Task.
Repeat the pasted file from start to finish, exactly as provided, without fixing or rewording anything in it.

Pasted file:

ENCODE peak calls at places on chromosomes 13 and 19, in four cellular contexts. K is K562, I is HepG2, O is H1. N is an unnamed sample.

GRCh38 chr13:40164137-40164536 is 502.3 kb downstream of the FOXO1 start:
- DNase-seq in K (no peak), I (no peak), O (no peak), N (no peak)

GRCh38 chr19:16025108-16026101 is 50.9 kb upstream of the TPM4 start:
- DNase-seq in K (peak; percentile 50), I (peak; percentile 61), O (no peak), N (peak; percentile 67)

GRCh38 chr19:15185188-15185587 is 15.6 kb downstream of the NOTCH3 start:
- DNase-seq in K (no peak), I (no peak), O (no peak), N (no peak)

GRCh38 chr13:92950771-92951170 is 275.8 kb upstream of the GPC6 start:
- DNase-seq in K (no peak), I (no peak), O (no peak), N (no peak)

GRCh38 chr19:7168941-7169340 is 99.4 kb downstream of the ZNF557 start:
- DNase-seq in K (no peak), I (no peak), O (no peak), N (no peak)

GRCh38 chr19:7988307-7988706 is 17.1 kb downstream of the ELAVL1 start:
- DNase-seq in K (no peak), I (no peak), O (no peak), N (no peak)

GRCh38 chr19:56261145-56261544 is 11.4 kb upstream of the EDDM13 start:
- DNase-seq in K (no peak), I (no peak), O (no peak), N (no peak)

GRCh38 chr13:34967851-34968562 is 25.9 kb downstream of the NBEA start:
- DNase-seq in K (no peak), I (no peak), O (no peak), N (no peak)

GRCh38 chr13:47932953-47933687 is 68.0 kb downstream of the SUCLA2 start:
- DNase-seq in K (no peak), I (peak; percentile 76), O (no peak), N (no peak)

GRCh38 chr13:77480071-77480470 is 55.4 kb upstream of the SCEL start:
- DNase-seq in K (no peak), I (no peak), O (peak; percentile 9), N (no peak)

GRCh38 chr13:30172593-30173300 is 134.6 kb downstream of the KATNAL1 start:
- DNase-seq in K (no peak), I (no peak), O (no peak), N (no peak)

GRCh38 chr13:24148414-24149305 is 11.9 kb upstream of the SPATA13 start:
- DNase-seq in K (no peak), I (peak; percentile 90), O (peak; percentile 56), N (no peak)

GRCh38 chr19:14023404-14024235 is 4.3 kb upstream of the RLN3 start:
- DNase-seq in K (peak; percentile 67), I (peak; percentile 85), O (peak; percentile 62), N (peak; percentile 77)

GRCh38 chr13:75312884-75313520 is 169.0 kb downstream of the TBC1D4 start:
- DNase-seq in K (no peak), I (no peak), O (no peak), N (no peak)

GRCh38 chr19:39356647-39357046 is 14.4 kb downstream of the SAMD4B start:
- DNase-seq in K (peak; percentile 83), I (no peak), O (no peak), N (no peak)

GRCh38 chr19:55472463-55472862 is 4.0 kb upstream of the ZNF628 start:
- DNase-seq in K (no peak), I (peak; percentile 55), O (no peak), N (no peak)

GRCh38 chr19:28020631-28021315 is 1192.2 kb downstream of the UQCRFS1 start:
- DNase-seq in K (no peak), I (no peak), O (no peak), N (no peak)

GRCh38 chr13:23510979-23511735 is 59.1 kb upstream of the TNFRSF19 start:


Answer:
ENCODE peak calls at places on chromosomes 13 and 19, in four cellular contexts. K is K562, I is HepG2, O is H1. N is an unnamed sample.

GRCh38 chr13:40164137-40164536 is 502.3 kb downstream of the FOXO1 start:
- DNase-seq in K (no peak), I (no peak), O (no peak), N (no peak)

GRCh38 chr19:16025108-16026101 is 50.9 kb upstream of the TPM4 start:
- DNase-seq in K (peak; percentile 50), I (peak; percentile 61), O (no peak), N (peak; percentile 67)

GRCh38 chr19:15185188-15185587 is 15.6 kb downstream of the NOTCH3 start:
- DNase-seq in K (no peak), I (no peak), O (no peak), N (no peak)

GRCh38 chr13:92950771-92951170 is 275.8 kb upstream of the GPC6 start:
- DNase-seq in K (no peak), I (no peak), O (no peak), N (no peak)

GRCh38 chr19:7168941-7169340 is 99.4 kb downstream of the ZNF557 start:
- DNase-seq in K (no peak), I (no peak), O (no peak), N (no peak)

GRCh38 chr19:7988307-7988706 is 17.1 kb downstream of the ELAVL1 start:
- DNase-seq in K (no peak), I (no peak), O (no peak), N (no peak)

GRCh38 chr19:56261145-56261544 is 11.4 kb upstream of the EDDM13 start:
- DNase-seq in K (no peak), I (no peak), O (no peak), N (no peak)

GRCh38 chr13:34967851-34968562 is 25.9 kb downstream of the NBEA start:
- DNase-seq in K (no peak), I (no peak), O (no peak), N (no peak)

GRCh38 chr13:47932953-47933687 is 68.0 kb downstream of the SUCLA2 start:
- DNase-seq in K (no peak), I (peak; percentile 76), O (no peak), N (no peak)

GRCh38 chr13:77480071-77480470 is 55.4 kb upstream of the SCEL start:
- DNase-seq in K (no peak), I (no peak), O (peak; percentile 9), N (no peak)

GRCh38 chr13:30172593-30173300 is 134.6 kb downstream of the KATNAL1 start:
- DNase-seq in K (no peak), I (no peak), O (no peak), N (no peak)

GRCh38 chr13:24148414-24149305 is 11.9 kb upstream of the SPATA13 start:
- DNase-seq in K (no peak), I (peak; percentile 90), O (peak; percentile 56), N (no peak)

GRCh38 chr19:14023404-14024235 is 4.3 kb upstream of the RLN3 start:
- DNase-seq in K (peak; percentile 67), I (peak; percentile 85), O (peak; percentile 62), N (peak; percentile 77)

GRCh38 chr13:75312884-75313520 is 169.0 kb downstream of the TBC1D4 start:
- DNase-seq in K (no peak), I (no peak), O (no peak), N (no peak)

GRCh38 chr19:39356647-39357046 is 14.4 kb downstream of the SAMD4B start:
- DNase-seq in K (peak; percentile 83), I (no peak), O (no peak), N (no peak)

GRCh38 chr19:55472463-55472862 is 4.0 kb upstream of the ZNF628 start:
- DNase-seq in K (no peak), I (peak; percentile 55), O (no peak), N (no peak)

GRCh38 chr19:28020631-28021315 is 1192.2 kb downstream of the UQCRFS1 start:
- DNase-seq in K (no peak), I (no peak), O (no peak), N (no peak)

GRCh38 chr13:23510979-23511735 is 59.1 kb upstream of the TNFRSF19 start: